In other words, the New York Times' Poll has only slightly more Democrats sampled than Republicans, but the Independents lean Democratic by roughly 2 to 1! (This is, as mentioned before, assuming that none of those who declared themselves for a party in question 1 switched camps in question two; e.g., a person who considers themselves a Republican generally but as of this moment identifies with the Democrats. Whil always a possibility, it would seem more likely that the self-identified Independents, while not affiliating with a party, tend to favor one over the other.) This leaves us with a very, very important question: is this breakdown representative of the American public, or is this just a sampling error by the New York Times?

It could very well be a sampling error by the Times; a quick look back at the history shows the gap in numbers in question 2 this time to be higher than any previous time. (The prior two polls have a gap of 10%, the poll before has a gap of only 5%) Then again, if this is an error, the Times has been making it over and over again, as gaps of high single-digits and low double-digits of Democrats over Republicans are the norm for the past three years at least, while the numbers for Question 1 tend to remain much closer to 50/50 (although still in favor of Democrats).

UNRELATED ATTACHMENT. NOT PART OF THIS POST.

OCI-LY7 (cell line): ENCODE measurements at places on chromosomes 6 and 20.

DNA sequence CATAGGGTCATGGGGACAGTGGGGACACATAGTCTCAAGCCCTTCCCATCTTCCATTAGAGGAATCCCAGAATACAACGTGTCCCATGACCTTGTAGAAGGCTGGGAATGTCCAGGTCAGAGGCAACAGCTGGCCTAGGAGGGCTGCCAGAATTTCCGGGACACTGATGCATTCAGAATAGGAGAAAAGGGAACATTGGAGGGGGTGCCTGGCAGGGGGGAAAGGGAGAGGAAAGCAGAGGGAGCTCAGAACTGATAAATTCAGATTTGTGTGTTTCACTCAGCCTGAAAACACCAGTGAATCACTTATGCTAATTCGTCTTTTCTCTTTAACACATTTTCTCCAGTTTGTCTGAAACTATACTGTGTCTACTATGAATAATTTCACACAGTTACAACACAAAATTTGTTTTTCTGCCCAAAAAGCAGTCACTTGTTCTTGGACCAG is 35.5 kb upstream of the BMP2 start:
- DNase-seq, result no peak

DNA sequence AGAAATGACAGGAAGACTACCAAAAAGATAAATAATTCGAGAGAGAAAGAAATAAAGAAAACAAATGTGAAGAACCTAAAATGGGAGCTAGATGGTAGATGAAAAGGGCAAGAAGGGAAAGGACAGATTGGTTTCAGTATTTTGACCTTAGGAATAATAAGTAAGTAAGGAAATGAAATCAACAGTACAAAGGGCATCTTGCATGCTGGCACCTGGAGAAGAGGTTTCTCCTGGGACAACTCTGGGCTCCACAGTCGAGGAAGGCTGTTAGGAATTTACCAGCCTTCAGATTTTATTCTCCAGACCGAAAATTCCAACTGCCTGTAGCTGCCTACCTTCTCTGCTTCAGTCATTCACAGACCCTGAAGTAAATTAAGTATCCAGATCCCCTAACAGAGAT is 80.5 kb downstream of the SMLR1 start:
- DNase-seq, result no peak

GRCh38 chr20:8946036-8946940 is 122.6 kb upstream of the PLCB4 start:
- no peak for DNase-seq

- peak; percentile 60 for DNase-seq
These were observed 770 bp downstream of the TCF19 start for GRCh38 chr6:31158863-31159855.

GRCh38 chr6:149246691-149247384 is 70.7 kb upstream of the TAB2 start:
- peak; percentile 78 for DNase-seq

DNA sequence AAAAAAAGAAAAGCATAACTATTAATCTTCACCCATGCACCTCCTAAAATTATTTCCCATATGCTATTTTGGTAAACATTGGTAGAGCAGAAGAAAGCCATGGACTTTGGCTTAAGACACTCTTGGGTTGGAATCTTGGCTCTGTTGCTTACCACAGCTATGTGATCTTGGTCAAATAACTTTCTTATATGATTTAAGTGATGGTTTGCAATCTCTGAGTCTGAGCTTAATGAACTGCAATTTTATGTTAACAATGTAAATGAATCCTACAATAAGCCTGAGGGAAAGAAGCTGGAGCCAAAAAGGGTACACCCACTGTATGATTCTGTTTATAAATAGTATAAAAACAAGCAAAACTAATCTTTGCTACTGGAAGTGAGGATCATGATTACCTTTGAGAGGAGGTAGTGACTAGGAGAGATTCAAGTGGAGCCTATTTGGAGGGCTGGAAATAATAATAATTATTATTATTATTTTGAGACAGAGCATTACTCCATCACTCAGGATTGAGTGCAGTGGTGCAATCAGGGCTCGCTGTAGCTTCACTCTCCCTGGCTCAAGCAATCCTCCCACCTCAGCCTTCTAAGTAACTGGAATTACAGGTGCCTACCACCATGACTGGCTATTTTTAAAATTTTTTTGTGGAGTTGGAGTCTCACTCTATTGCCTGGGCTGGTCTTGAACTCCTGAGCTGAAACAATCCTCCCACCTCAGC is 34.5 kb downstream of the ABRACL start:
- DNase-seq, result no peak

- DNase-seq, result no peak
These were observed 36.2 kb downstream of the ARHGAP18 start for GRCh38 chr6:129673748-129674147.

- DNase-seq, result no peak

Since this discrepancy is consistent, one can really only come to one of two conclusions: either the Times selection process is flawed, or these numbers are relatively representative of the American public. As the Times supposedly uses a random number dialing system for its polling (as explained here), it would seem implausible, on the surface, that the sampling was flawed. (Although, there are still plenty of factors that could affect the results, for example, the Times says the numbers are "adjusted" to account for household size, etc. I'd certainly like to see the algorithms on that one.) If the sampling process is sound, then, how to account for the fact that significantly more Americans identify as Democrats then Republicans, and yet Republicans control all branches of the government?

Before the tin-foil hat "Bush-stole-the-presidency" conspiracy theorists immediately begin spouting suggestions, the answer may just lie in the next question on the poll:

How would you describe your views on most political matters? Generally, do you think of yourself as Liberal, Moderate, or Conservative?

Lib: 20% Mod: 43% Con: 31% DK/NA: 5%

The plot thickens, it seems. These results seem to be relatively consistent over the past three years also. So what to make of it? Well, if the numbers are reflective of the American citizenry, then Americans on the whole are more likely to identify themselves as conservative than as liberals, and as Democrats than as Republicans. Of course, once again we could have confounding variables here; for instance, maybe many of those who would so readily declare themselves as "moderates" are actually rather liberal or conservative, and just don't have the most representative frame of reference. For example, Dan Rather, who thinks the NYT is "middle of the road." So it could be that the majority of Americans are evenly split ideologically, or even more liberal than conservative.